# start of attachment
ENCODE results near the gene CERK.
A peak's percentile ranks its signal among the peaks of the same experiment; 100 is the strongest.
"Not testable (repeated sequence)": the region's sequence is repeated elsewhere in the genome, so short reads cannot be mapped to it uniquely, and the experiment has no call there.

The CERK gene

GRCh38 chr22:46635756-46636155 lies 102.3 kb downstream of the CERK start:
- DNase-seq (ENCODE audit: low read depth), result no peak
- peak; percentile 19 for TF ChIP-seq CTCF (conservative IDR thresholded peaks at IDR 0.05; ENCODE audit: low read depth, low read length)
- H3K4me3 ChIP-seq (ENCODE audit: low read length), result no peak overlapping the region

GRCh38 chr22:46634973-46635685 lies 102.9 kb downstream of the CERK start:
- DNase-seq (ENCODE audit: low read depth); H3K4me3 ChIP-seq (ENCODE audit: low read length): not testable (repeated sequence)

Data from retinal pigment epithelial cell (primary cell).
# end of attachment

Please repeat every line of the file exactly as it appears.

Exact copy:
ENCODE results near the gene CERK.
A peak's percentile ranks its signal among the peaks of the same experiment; 100 is the strongest.
"Not testable (repeated sequence)": the region's sequence is repeated elsewhere in the genome, so short reads cannot be mapped to it uniquely, and the experiment has no call there.

The CERK gene

GRCh38 chr22:46635756-46636155 lies 102.3 kb downstream of the CERK start:
- DNase-seq (ENCODE audit: low read depth), result no peak
- peak; percentile 19 for TF ChIP-seq CTCF (conservative IDR thresholded peaks at IDR 0.05; ENCODE audit: low read depth, low read length)
- H3K4me3 ChIP-seq (ENCODE audit: low read length), result no peak overlapping the region

GRCh38 chr22:46634973-46635685 lies 102.9 kb downstream of the CERK start:
- DNase-seq (ENCODE audit: low read depth); H3K4me3 ChIP-seq (ENCODE audit: low read length): not testable (repeated sequence)

Data from retinal pigment epithelial cell (primary cell).